British Airways will move most of its flights over the next year
Cancelled flights, baggage delays and a temporary suspension in check-in have blighted the opening day of Heathrow's new £4.3bn Terminal 5.
British Airways, which has sole use of the terminal, cancelled 34 flights due to "teething problems" and was later forced to suspend passenger check-in.
Technical difficulties also meant major delays in reclaiming luggage.
BA blamed the glitches on problems with "staff familiarisation", which had a knock-on effect on bags and flights.
A BA spokeswoman said delays in getting staff screened for work and other technical difficulties had caused the airline problems.
Cancelled services in and out of the terminal included flights to Munich, Frankfurt, Paris and Brussels as well as Glasgow and Aberdeen.
"These are all domestic or short haul flights and we are working hard to get people away on alternative flights," a BA spokesman added.
One passenger in a wheelchair was stuck on a flight arriving into T5 from Glasgow for more than an hour - and then when he was transported to the terminal he realised he could not get up the kerb.
"I couldn't even get into the building without getting up a step," Matt Duffy told the BBC.
"It is totally unbelievable as far as I am concerned."
Passengers departing from and arriving at the new terminal also suffered delays retrieving their bags.
Some waited two hours for luggage from a Frankfurt flight that landed at around 0830 GMT.
And in Paris, BBC reporter Peter Grant said no bags had made it on to his morning flight from Heathrow.
Airport operator BAA, which operates the baggage distribution system at T5, said a total of three flights had left the terminal without luggage on board due to a system fault.
Danish businessman Henrik Moeller, who travelled from Hamburg and landed at T5 at 0745 GMT, said he was not reunited with his bags until 0900 GMT.
"I have read about this new bag system and how it was supposed to be so much better. It's obvious there have been teething problems."
Anja Kaut, arriving from Munich with her husband Matthew and 10-year-old daughter, Charlotte, also had to wait about an hour for their luggage.
"We were told there was a technical defect," said Mrs Kaut.
But those departing also suffered problems.
Heather Stevens's partner Neil Stonebridge was due to take off from T5 for Los Angeles at 1005 GMT. Almost three hours later the plane was still at its stand waiting for passengers' baggage to be loaded.
Heather, 36, told the BBC: "Apparently the computer software told the baggage people that the flight had taken off.
BA TERMINAL CHANGES
27 March: Domestic and most European flights move from Terminal 1 to T5
27 March: Long-haul flights from Terminal 1 move to T5
27 March: Miami service moves from Terminal 3 to T5
30 March: Algiers moves from Gatwick to T5
30 April: All Terminal 4 long-haul go to T5 (except Singapore, Bangkok and Sydney)
17 Sept: Barcelona, Madrid, Lisbon, Nice and Helsinki move from Terminal 1 to Terminal 3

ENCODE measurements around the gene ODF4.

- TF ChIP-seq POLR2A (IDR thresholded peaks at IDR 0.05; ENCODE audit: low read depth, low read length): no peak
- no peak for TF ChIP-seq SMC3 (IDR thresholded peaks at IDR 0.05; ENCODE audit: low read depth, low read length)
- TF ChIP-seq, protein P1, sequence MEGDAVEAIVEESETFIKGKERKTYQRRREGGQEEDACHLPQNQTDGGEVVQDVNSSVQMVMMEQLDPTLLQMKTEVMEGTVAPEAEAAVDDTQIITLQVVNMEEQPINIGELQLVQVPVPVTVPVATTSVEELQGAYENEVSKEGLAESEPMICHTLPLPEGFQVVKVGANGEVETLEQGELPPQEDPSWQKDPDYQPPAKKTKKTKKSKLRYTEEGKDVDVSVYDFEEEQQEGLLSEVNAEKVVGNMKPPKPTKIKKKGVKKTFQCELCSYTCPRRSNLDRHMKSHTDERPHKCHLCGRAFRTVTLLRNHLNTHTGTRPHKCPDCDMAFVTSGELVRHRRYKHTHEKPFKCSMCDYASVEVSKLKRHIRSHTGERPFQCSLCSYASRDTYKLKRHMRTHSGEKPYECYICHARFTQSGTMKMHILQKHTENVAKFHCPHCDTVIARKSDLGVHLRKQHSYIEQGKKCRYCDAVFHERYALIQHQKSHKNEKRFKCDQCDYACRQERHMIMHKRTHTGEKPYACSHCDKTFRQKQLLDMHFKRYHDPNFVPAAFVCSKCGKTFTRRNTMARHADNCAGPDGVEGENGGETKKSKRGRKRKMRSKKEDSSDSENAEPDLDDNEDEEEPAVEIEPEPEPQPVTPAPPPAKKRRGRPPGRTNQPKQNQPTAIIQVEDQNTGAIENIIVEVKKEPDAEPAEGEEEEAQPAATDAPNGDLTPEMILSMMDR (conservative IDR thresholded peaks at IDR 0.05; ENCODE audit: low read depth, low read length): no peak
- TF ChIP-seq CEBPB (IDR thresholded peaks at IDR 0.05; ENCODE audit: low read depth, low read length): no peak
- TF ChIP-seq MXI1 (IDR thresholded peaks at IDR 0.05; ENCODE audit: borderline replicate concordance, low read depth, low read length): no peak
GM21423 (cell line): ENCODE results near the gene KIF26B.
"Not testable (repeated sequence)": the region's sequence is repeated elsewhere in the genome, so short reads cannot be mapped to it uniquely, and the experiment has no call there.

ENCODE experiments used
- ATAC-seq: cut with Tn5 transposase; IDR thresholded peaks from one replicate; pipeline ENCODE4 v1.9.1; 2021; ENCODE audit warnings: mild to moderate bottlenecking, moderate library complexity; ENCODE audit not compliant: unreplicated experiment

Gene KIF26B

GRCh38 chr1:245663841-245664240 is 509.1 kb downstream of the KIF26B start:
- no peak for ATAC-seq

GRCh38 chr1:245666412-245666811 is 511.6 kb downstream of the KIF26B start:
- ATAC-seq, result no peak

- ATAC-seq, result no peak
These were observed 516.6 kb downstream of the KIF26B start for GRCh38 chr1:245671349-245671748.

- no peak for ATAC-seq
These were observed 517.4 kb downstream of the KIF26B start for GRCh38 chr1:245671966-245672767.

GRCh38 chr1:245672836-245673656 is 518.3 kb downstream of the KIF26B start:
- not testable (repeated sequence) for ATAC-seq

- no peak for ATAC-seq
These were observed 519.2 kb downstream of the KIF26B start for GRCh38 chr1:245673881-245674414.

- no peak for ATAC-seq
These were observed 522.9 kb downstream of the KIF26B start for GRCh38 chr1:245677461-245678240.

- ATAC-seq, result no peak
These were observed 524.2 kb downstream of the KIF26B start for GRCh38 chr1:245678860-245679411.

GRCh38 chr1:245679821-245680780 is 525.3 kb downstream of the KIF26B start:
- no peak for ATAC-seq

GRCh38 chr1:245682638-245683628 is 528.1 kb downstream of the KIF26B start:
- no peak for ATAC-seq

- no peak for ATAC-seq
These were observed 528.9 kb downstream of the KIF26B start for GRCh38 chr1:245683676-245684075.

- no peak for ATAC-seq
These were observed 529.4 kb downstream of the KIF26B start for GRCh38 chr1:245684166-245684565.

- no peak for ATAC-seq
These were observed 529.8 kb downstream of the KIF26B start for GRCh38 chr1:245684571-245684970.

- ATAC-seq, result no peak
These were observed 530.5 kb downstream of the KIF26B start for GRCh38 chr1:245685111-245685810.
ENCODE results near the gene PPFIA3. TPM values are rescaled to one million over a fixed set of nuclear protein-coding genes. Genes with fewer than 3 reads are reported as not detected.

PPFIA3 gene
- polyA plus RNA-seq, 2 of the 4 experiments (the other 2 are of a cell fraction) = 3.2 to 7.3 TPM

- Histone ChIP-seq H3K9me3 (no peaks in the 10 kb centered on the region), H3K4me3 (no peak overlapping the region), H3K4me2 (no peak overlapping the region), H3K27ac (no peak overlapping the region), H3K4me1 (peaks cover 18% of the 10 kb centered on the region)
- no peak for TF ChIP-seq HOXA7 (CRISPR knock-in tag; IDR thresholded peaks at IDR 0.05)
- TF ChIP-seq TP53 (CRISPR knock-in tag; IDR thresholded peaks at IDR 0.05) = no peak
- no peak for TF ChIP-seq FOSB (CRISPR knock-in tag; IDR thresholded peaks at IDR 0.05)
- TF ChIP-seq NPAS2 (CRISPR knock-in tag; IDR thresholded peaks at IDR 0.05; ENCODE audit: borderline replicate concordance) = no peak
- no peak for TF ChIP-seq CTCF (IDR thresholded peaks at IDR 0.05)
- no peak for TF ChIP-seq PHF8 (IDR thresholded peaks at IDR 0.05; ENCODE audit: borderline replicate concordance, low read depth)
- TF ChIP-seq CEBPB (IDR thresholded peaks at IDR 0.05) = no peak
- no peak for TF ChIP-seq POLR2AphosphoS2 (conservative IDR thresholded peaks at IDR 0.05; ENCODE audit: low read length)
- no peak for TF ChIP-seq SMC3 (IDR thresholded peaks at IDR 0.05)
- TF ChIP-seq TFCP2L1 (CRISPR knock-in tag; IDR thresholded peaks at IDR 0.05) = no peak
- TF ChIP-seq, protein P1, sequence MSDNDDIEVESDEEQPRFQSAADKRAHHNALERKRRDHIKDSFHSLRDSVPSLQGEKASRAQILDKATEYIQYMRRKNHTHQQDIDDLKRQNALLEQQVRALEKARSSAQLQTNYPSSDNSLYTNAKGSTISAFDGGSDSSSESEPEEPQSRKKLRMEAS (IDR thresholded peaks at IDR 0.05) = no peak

Early 2009: Singapore, Bangkok and Sydney move from Terminal 4 to Terminal 3
"So everyone in the plane just watched as all their suitcases were taken back into the terminal instead of being loaded on."
One baggage worker told the BBC the situation was "mayhem" and that the technical problems had been known about for some time.
"They have been doing tests on the belt system for the last few weeks and knew it wasn't going right. The computer cannot cope with the number of bags going through."
There were also complaints from passengers about confusing road signs, problems when paying at a car park, and broken down escalator.
In a statement, BA said it had experienced "initial teething problems" first thing in the morning, which had caused delays in staff arriving at their posts.
Difficulties included car parking provision, delays in staff security screening and staff familiarisation and "some baggage performance issues", it said.
"These delays have had a knock-on effect during the day so we have taken the decision to cancel a very small number of flights. We would like to apologise to passengers for any disruption to their flights," the statement added.
Earlier the company said such problems were "not unexpected following one of the most complex and largest airport moves in history".
Aviation analyst Jamie Bowden told the BBC teething problems were to be expected on the opening of a terminal, with new airports in Japan and Hong Kong also suffering difficulties in their first days.
What was important was that BA and airport operator BAA worked together to solve the technical problems "quickly" to ensure the minimum disruption for passengers, he added.
Earlier, anti-airport expansion groups held a protest at the new terminal.
Environmental campaigners in red T-shirts staged a peaceful protest
Hundreds of protesters - wearing Stop Airport Expansion T-shirts and opposed to plans for a third runway and sixth terminal at Heathrow - carried out a peaceful protest.
Among the protesters at the airport were Hazel, 71, and Jock Cooper, 72, who have lived in Old Windsor - under the flight path - for 45 years.
"It's a stupid idea to sign an agreement in Bali saying we want to save the planet and then we read there was going to be a third runway," said Mrs Cooper.
"The area, skies and planet won't take it."
BAA says the opening of T5 will not see any more flights operating to and from Heathrow, but environmental groups say more noise, pollution and stress will result.